1. Sugar does not dissolve in gas. Most of the times if you do get it in your tank. A tank flush and filter change will cure any problems. As most times a clogged filter is what causes your issues. Now if you have no filter for some reason other things can get clogged up.

  2. I just bought a 05 f150. I put bad gas in it that had been standing for quite some time. So it started running rough at times and I figured if I put super unleaded in the tank the rough running would go away, it didn’t. So now I decided to run the fuel out of the tank until it died. I have since put octane boosts and super in the tank and still I have this problem of rough running at all speeds. Surely nobody got me! I put a lock on it just days after I bought it, paid 8900.00 for this truck, it ran great, there have only been a few days of waiting for the gas cap lock to arrive that I could have been hit. My engine light is on and it is diagnosed with emissions failure. Did I get hit. Is this why my other car is screwed up too. Do I have sugar in my tank? and does the other car tick for the same reason? I paid 7000.00 for it last year. Can I expect a ticking from my truck soon too? A couple of years ago I had an 07 Avalanche, start ticking, and I paid 10500.00 for it. Lost my butt on repairs, over 4000.00 dollars. I don’t have any enemies that I know of. My ex is in WV, and as far as I know we’re good. There is the town idiot that might be disturbed enough to do this sort of thing. Is sugar the culprit? I mean the tick before the death of the motor?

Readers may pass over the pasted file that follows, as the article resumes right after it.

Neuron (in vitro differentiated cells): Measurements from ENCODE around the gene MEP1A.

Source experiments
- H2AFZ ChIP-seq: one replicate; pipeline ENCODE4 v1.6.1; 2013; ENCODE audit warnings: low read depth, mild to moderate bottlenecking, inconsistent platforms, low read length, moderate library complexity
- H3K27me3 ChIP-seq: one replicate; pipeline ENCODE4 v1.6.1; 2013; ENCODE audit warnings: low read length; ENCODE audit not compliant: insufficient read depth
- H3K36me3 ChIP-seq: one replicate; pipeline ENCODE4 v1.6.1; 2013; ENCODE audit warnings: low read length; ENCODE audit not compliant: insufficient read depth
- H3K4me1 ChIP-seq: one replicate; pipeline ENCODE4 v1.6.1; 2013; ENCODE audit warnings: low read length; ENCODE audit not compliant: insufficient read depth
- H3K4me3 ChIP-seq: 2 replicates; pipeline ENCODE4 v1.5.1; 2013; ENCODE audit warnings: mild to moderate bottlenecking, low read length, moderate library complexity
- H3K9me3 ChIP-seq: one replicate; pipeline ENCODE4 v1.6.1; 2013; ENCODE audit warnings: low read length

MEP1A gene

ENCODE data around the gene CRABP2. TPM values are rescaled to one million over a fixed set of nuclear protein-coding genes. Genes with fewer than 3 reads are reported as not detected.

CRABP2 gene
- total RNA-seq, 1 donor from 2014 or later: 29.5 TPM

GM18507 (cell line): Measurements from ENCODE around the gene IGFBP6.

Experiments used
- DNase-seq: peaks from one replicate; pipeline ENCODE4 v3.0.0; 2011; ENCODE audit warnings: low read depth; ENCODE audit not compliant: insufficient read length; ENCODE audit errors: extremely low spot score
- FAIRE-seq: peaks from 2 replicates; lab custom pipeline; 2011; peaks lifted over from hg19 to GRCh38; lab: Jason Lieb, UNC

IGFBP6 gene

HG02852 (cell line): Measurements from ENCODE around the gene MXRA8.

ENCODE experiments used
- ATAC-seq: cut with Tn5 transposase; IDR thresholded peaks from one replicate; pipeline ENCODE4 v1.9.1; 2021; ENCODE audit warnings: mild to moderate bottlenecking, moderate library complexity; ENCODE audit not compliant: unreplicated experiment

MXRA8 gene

3. I had a friend whose girlfriend had sugar put in her gas tank by her ex. He hid in my apartment because he was scared of the ex and even bought a stun gun. My parking place matched my apartment number and since he hid in my apartment when he thought he saw the guy instead of his own nearby, think the guy might have scratched up my hood when noticed scratches? I was driving from Lincoln, Nebraska to Omaha on I 80 when the car died and dashboard lights went off while at highway speed. Coasted to stop but could not start car. Always wondered if sugar could have caused engine stall and dash boards lights to go off while driving.